First look at the Australian spec right-hand drive Toyota Tundra 4×4

By Evan Spence 3 Min Read

We can’t tell you much about it. We don’t know how much it costs. Or when it will even be on sale. Sadly, there is an embargo on drive impressions, so we can only show you what it looks like without giving our opinion just yet.


But it must be said we were stoked when Toyota called and asked if we’d like to take a closer look at the new Toyota Tundra. Yes, we would. 

And it is a new, ground-up re-engineering of the American LHD model. Toyota has partnered with Walkinshaw, to handle the task of putting the steering wheel on the correct side of the vehicle. And they aren’t mucking around. To call the Tundra simply a RHD conversion, would be an insult akin to referring to 2-minute noodles as ramen. Wrong. 


We can confirm, the Toyota Tundra can tow up to 4.5 tonnes. Which is a massive thing for those who need to lug big loads. This is a full 1000kg more than most top-performing (on paper) dual cab utes on the market.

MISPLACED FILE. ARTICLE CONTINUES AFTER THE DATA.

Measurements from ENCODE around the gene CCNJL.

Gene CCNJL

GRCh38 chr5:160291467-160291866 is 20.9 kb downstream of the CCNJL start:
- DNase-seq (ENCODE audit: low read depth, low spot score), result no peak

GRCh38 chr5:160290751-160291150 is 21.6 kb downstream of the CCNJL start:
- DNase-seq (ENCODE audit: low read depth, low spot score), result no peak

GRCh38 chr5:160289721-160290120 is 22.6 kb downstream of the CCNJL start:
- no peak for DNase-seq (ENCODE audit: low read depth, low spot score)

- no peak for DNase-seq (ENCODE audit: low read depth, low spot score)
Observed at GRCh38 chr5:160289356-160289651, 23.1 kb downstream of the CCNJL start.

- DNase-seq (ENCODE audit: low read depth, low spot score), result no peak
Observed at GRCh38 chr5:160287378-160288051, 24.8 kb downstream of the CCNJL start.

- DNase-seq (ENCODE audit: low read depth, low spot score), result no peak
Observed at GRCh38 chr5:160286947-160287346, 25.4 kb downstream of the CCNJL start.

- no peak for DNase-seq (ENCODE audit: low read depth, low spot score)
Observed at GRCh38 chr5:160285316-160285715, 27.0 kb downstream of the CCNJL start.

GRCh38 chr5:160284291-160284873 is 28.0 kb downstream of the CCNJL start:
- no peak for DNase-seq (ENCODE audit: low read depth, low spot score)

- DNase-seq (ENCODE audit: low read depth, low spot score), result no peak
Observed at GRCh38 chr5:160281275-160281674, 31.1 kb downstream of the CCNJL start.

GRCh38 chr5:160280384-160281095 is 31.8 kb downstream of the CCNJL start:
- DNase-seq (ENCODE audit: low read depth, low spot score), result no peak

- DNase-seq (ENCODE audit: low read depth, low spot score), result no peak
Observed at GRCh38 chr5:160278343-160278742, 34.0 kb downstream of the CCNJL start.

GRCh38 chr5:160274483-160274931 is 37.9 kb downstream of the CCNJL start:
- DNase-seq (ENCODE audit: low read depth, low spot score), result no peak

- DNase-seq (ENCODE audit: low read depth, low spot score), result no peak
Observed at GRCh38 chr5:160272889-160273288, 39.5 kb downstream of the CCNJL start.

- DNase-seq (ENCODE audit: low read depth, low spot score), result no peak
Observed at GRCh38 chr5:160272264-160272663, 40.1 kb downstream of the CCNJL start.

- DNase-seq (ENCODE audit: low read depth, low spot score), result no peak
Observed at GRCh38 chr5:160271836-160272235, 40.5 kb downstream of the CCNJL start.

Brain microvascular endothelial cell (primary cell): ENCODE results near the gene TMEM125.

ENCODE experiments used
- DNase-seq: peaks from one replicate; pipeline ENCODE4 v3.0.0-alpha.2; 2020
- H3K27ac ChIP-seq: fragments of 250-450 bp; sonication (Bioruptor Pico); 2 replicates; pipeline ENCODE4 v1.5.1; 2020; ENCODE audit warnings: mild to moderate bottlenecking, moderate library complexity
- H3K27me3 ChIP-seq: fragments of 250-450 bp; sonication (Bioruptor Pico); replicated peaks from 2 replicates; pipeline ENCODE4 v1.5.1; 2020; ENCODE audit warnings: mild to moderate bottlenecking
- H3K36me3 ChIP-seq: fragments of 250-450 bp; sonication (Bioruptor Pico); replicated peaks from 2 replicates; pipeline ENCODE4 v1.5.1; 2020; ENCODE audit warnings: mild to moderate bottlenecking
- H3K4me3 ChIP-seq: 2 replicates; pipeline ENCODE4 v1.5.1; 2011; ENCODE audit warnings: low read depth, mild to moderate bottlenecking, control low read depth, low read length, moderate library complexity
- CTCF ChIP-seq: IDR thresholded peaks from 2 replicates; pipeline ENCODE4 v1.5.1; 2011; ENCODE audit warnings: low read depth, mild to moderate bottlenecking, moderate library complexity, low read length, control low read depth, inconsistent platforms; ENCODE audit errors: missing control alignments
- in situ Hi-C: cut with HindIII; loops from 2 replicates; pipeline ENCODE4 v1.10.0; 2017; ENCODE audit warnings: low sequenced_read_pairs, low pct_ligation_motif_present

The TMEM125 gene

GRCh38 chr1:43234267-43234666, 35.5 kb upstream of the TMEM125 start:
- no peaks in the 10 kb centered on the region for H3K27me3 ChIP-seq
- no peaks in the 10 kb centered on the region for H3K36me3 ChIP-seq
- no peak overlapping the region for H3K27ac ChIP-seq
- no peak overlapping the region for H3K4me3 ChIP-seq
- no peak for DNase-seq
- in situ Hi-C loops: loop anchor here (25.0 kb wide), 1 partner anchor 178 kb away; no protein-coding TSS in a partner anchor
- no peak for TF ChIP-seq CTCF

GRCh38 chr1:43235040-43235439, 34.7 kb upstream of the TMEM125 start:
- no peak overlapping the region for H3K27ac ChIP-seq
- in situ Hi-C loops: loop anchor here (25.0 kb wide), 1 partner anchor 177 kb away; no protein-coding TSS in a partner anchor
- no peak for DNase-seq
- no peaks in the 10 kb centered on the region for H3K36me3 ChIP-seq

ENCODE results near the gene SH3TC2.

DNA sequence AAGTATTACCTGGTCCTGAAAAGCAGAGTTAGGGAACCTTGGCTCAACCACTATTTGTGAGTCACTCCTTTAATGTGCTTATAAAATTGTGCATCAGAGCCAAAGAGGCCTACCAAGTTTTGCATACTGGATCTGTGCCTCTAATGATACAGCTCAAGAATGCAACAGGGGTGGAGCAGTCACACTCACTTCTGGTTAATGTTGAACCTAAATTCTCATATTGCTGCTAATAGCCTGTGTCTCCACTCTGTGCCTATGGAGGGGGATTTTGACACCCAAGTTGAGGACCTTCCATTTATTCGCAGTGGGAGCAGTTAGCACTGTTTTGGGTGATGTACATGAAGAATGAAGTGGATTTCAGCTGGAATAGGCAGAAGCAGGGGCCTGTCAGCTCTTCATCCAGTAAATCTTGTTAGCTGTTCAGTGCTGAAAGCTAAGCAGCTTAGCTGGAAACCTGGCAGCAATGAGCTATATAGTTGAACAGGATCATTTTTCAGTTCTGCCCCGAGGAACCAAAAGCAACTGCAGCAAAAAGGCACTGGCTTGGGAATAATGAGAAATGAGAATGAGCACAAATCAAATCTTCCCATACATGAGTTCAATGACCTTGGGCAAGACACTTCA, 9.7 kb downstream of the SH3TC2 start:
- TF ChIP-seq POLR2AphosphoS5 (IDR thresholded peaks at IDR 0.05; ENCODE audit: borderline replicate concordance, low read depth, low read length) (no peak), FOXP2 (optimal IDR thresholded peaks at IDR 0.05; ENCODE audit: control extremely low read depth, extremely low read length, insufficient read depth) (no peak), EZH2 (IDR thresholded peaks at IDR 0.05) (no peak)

Moving the big Toyota forward is a 3.5 litre V6, twin-turbocharged petrol motor with hybrid electrification. As you can imagine, just reading those words, this engine means business. It’s mated to a 10-speed automatic gearbox. Drive is a part-time arrangement, with power being sent to the rear wheels. High and low-range 4×4 can easily be selected via a little switch on the centre console. There is no rear diff lock, so you’ll have to rely on traction control off-road. Being a Toyota, it wil be effective enough.

Coil springs all round 

Interestingly, or perhaps not surprisingly, Toyota has run with coil springs on all four corners of the Tundra. It seems they have borrowed plenty of parts from the 300 Series spares pile, which is a good thing I feel. As such, it’s fairly safe to assume, the suspension design is basically 300 Series LandCruiser. This should make tracking down spare parts in the future a simple task.  As well as future upgrades, as you know the aftermarket industry is going to go nuts with the Tundra. 

Watch the video 

There’s not much more we can say, which is a shame. The embargo for this article lifts early next year, so stay tuned for our full impressions then. For now, here’s a walk-around video, showing you what the Tundra looks like, inside and out. 

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